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Weidmann appeared before you in a five o'clock edition, his head swathed in white bands, a nun and yet a wounded pilot fallen into the rye one September day like the day when the world came to know the name of Our Lady of the Flowers. His handsome face, multiplied by the presses, swept down upon Paris and all of France, to the depths of the most out-of-the-way villages, in castles and cabins, revealing to the mirthless bourgeois that their daily lives are grazed by enchanting murderers, cunningly elevated to their sleep, which they will cross by some back stairway that has abetted them by not creaking. Beneath his picture burst the dawn of his crimes: murder one, murder two, murder three, up to six, bespeaking his secret glory and preparing his future glory.
A little earlier, the Negro Angel Sun had killed his mistress.
A little later, the soldier Maurice Pilorge killed his lover, Escudero, to rob him of something under a thousand francs, then, for his twentieth birthday, they cut off his head while, you will recall, he thumbed his nose at the enraged executioner.
Finally, a young ensign, still a child, committed treason for treason's sake: he was shot. And it is in honor of their crimes that I am writing my book.
I learned only in bits and pieces of that wonderful blossoming of dark and lovely flowers: one was revealed to me by a scrap of newspaper; another was casually alluded to by my lawyer; another was mentioned, almost sung, by the Prisonerstheir song became fantastic and funereal (a De Profundis), as much so as the plaints which they sing in the evening, as the voice which crosses the cells and reaches me blurred, hopeless, inflected. At the end of the phrases it breaks, and that break makes it so sweet that it seems borne by the music of angels, which horrifies me for angels fill me with horror, being, I imagine, neither mind nor matter, white: filmy, and frightening, like the transluscent bodies of ghosts.
These murderers, now dead, have nevertheless reached me, and whenever one of these luminaries of affliction falls into my cell, my heart beats fast, my heart beats a loud tattoo, if the tattoo is the drum-call announcing the capitulation of a city. And there follows a fervor comparable to that which wrung me and left me for some minutes grotesquely contorted, when I heard the German plane passing over the prison and the burst of the bomb which it dropped nearby. In the twinkling of an eye, I saw a lone child, borne by his iron bird, laughingly, strewing death. For him alone were unleashed the sirens, the bells, the hundred-and-one cannon shots reserved for the Dauphin, the cries of hatred and fear. All the cells were atremble, shivering, made with terror; the prisoners pounded the doors, rolled on the floor, shrieked, screamed blasphemies, and prayed to God. I saw, as I say, or thought I saw, an eighteen-year-old child in the plane, and. from the depths Of my 426 I smiled at him lovingly.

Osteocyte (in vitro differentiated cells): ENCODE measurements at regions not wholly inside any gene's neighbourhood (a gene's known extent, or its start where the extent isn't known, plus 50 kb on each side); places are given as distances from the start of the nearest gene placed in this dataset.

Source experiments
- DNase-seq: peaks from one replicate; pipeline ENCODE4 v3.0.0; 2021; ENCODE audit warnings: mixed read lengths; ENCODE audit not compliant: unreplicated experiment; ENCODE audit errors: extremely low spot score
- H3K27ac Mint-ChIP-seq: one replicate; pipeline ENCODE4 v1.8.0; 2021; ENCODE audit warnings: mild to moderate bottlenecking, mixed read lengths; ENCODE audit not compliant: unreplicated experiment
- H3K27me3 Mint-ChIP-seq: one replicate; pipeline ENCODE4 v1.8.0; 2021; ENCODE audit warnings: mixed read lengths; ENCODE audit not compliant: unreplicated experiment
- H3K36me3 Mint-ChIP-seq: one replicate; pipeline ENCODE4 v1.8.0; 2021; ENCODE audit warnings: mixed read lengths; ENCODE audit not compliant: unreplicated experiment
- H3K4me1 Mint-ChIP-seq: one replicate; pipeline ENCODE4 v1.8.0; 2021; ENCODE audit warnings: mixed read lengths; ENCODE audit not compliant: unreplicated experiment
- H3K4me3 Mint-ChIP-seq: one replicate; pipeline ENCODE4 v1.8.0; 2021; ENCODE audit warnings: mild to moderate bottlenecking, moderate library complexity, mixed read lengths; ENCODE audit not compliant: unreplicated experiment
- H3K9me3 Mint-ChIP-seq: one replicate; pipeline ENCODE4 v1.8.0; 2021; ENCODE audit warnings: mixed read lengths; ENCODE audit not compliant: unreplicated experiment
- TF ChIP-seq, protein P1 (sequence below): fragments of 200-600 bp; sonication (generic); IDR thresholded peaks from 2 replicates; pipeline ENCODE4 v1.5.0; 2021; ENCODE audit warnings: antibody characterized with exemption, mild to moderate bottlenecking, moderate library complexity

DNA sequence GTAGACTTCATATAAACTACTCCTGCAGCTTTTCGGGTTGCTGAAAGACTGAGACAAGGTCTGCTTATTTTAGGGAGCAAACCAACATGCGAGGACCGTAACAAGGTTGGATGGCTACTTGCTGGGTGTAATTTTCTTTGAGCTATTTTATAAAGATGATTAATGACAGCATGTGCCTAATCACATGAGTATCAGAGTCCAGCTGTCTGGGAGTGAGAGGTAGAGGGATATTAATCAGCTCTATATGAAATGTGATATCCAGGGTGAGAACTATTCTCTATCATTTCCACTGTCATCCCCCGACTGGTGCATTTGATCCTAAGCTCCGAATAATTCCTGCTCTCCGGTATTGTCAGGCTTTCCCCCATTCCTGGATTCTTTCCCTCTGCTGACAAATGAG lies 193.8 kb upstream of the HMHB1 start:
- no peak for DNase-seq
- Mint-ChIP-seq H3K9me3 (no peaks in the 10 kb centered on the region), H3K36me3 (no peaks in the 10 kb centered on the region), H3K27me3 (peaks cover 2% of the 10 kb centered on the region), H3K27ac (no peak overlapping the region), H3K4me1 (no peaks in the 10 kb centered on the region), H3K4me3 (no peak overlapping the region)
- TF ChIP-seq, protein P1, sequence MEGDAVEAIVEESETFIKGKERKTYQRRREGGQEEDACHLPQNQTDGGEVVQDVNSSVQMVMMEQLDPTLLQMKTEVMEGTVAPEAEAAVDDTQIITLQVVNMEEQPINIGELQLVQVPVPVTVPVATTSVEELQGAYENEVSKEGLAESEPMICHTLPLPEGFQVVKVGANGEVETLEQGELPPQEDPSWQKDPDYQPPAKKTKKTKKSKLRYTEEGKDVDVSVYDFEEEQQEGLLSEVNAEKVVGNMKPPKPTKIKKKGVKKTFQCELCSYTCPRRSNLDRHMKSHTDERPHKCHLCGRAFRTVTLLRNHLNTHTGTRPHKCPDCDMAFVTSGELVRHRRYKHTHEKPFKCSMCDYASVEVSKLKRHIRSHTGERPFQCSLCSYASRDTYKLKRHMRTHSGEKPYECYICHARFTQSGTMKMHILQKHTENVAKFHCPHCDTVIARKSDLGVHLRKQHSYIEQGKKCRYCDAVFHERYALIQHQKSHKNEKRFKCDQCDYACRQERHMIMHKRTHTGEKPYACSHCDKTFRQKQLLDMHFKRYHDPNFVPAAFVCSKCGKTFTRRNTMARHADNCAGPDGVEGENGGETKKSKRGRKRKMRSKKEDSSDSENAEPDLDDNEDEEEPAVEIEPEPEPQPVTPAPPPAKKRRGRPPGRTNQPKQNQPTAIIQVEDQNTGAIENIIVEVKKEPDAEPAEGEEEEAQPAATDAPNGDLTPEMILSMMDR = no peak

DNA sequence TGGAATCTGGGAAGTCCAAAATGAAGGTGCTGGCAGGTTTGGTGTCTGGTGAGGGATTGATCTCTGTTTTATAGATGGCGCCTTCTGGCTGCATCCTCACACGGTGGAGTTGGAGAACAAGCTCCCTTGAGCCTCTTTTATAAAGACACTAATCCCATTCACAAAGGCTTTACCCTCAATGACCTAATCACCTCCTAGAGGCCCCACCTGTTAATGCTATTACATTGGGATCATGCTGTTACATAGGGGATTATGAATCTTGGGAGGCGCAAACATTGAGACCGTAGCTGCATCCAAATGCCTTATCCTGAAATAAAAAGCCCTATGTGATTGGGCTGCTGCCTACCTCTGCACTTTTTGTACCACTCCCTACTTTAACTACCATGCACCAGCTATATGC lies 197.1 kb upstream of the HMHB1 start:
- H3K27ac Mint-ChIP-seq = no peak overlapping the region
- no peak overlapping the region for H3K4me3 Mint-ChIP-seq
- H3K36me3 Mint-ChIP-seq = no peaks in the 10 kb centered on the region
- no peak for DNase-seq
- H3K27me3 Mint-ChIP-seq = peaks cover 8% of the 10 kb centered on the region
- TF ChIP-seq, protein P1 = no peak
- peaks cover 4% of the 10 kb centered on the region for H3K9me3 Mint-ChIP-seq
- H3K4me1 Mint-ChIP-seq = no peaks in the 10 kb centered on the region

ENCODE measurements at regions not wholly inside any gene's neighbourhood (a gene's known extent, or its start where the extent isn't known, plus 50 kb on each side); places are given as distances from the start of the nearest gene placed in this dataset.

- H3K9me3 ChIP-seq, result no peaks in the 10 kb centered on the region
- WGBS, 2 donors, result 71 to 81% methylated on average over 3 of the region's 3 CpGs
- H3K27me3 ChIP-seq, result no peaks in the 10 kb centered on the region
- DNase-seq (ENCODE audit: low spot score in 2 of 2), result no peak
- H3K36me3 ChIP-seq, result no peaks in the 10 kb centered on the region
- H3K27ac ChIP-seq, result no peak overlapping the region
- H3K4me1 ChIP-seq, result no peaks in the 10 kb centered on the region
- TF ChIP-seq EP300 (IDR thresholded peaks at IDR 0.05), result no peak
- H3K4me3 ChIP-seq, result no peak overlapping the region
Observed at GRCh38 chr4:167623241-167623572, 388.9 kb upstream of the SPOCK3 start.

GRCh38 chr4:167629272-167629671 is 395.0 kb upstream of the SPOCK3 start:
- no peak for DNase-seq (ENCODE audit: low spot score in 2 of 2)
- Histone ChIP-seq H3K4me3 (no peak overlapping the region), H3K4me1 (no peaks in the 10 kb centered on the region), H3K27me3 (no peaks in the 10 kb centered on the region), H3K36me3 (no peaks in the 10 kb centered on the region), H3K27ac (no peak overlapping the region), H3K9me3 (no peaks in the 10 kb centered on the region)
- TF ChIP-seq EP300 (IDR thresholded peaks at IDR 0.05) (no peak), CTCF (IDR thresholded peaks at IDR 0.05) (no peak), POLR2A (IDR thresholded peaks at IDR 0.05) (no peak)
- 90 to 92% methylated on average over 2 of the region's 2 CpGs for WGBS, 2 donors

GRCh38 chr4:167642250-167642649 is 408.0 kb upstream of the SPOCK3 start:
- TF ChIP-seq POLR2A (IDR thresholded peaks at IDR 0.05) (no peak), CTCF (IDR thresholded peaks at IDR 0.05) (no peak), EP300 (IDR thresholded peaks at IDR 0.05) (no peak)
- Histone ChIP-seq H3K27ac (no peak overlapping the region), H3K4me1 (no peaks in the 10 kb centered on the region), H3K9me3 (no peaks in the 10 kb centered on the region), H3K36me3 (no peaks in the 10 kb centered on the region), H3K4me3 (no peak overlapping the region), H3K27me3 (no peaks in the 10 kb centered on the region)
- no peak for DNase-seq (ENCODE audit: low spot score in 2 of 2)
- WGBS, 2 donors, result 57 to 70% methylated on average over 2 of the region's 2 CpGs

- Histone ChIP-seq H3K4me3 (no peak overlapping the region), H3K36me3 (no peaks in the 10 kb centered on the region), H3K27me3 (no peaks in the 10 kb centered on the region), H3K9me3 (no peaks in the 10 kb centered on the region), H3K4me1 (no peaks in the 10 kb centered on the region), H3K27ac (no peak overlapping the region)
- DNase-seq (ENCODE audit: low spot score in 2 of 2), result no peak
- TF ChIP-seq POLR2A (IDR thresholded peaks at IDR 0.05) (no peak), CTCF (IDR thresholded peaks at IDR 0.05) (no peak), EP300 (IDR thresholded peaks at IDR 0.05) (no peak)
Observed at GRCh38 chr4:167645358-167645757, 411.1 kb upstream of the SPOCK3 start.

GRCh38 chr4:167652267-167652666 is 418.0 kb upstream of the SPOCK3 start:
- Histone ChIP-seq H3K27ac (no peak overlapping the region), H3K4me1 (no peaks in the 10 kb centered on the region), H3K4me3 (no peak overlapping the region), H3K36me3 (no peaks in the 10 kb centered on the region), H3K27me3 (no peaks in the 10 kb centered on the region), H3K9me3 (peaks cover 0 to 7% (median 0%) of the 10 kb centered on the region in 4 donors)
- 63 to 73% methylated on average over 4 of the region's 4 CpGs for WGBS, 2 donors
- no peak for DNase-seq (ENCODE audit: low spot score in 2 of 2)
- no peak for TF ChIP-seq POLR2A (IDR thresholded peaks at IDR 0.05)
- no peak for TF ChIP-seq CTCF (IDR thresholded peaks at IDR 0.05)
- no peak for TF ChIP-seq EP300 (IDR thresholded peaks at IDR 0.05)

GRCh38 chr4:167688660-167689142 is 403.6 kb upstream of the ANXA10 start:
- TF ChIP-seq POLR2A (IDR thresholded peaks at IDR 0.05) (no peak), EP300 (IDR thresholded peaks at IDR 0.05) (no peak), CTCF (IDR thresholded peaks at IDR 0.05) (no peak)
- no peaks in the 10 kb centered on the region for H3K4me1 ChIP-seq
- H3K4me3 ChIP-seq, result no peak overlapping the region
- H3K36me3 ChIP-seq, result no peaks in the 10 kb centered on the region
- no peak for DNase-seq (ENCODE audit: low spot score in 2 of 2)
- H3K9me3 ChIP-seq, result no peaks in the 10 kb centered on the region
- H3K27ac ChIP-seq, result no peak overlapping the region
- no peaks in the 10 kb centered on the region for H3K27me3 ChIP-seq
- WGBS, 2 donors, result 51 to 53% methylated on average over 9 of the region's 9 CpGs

I do not know whether it is their faces, the real ones, which spatter the wall of my cell with a sparkling mud, but it cannot be by chance that I cut those handsome, vacant-eyed heads out of the magazines. I say vacant, for all the eyes are clear and must be sky blue, like the razor's edge to which clings a star of transparent light, blue and vacant like the windows of buildings under construction, through which you can see the sky from the windows of the opposite wall. Like those barracks which in the morning are open to all the winds, which you think are empty and pure when they are swarming with dangerous males, sprawled promiscuously on their beds. I say empty, but if they close their eyes, they become more disturbing to me than are huge prisons to the nubile maiden who passes by the high-barred windows, prisons behind which sleeps, dreams, swears, and spits a race of murderers, which makes of each cell the hissing nest of a tangle of snakes, but also a kind of confessional with a curtain of dusty serge. These eyes, seemingly without mystery, are like certain closed cities -- Lyons, Zurich -- and they hypnotize me as much as do empty theaters, deserted prisons, machinery at rest, deserts, for deserts are closed and do not communicate with the infinite. Men with such faces terrify me, whenever I have to cross their paths warily, but what a dazzling surprise when, in their landscape, at the turning of a deserted lane, I approach, my heart racing wildly, and discover nothing, nothing but looming emptiness, sensitive and proud like a tall foxglove!
I do not know, as I have said, whether the heads there are really those of my guillotined friends, but I have recognized by certain signs that they -- those on the wall -- are thoroughly supple, like the lashes of whips, and rigid as glass knives, precocious as child pundits and fresh as forget-me-nots, bodies chosen because they are possessed by terrible souls.
The newspapers are tattered by the time they reach my cell, and the finest pages have been looted of their finest flowers, those pimps, like gardens in May. The big, inflexible, strict pimps, their members in full bloom -- I no longer know whether they are lilies or whether lilies and members are not totally they, so much so that in the evening, on my knees, in thought, I encircle their legs with my arms-all that rigidity floors me and makes me confuse them, and the memory which I gladly give as food for my nights is of yours, which, as I caressed it, remained inert, stretched out; only your rod, unsheathed and brandished, went through my mouth with the suddenly cruel sharpness of a steeple puncturing a cloud of ink, a hat pin a breast ...Selected Writings Of Jean Genet. Copyright © by Jean Genet. Reprinted by permission of HarperCollins Publishers, Inc. All rights reserved. Available now wherever books are sold.